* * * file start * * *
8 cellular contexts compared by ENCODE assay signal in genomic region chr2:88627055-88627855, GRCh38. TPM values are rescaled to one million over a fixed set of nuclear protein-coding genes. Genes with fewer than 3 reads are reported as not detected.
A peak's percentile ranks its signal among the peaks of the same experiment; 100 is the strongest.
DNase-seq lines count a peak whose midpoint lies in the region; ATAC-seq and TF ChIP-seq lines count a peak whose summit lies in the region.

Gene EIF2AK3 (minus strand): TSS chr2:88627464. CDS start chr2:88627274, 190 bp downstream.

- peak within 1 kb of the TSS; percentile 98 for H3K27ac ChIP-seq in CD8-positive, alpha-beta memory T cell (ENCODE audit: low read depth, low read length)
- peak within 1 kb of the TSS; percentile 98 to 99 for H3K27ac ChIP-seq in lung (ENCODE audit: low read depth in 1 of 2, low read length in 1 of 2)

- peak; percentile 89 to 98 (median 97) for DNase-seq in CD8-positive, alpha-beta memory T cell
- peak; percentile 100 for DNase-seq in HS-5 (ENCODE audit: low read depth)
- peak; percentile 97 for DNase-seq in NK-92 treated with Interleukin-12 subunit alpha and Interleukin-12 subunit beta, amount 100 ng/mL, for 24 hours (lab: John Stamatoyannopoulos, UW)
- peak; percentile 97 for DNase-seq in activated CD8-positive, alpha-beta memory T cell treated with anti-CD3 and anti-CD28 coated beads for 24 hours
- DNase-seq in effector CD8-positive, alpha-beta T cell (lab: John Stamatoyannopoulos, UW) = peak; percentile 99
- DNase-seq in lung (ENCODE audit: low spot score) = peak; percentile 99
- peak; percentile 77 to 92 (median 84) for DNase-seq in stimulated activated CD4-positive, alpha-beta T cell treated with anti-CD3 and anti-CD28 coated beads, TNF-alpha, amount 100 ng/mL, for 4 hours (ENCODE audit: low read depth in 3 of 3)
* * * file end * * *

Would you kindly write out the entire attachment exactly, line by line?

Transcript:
8 cellular contexts compared by ENCODE assay signal in genomic region chr2:88627055-88627855, GRCh38. TPM values are rescaled to one million over a fixed set of nuclear protein-coding genes. Genes with fewer than 3 reads are reported as not detected.
A peak's percentile ranks its signal among the peaks of the same experiment; 100 is the strongest.
DNase-seq lines count a peak whose midpoint lies in the region; ATAC-seq and TF ChIP-seq lines count a peak whose summit lies in the region.

Gene EIF2AK3 (minus strand): TSS chr2:88627464. CDS start chr2:88627274, 190 bp downstream.

- peak within 1 kb of the TSS; percentile 98 for H3K27ac ChIP-seq in CD8-positive, alpha-beta memory T cell (ENCODE audit: low read depth, low read length)
- peak within 1 kb of the TSS; percentile 98 to 99 for H3K27ac ChIP-seq in lung (ENCODE audit: low read depth in 1 of 2, low read length in 1 of 2)

- peak; percentile 89 to 98 (median 97) for DNase-seq in CD8-positive, alpha-beta memory T cell
- peak; percentile 100 for DNase-seq in HS-5 (ENCODE audit: low read depth)
- peak; percentile 97 for DNase-seq in NK-92 treated with Interleukin-12 subunit alpha and Interleukin-12 subunit beta, amount 100 ng/mL, for 24 hours (lab: John Stamatoyannopoulos, UW)
- peak; percentile 97 for DNase-seq in activated CD8-positive, alpha-beta memory T cell treated with anti-CD3 and anti-CD28 coated beads for 24 hours
- DNase-seq in effector CD8-positive, alpha-beta T cell (lab: John Stamatoyannopoulos, UW) = peak; percentile 99
- DNase-seq in lung (ENCODE audit: low spot score) = peak; percentile 99
- peak; percentile 77 to 92 (median 84) for DNase-seq in stimulated activated CD4-positive, alpha-beta T cell treated with anti-CD3 and anti-CD28 coated beads, TNF-alpha, amount 100 ng/mL, for 4 hours (ENCODE audit: low read depth in 3 of 3)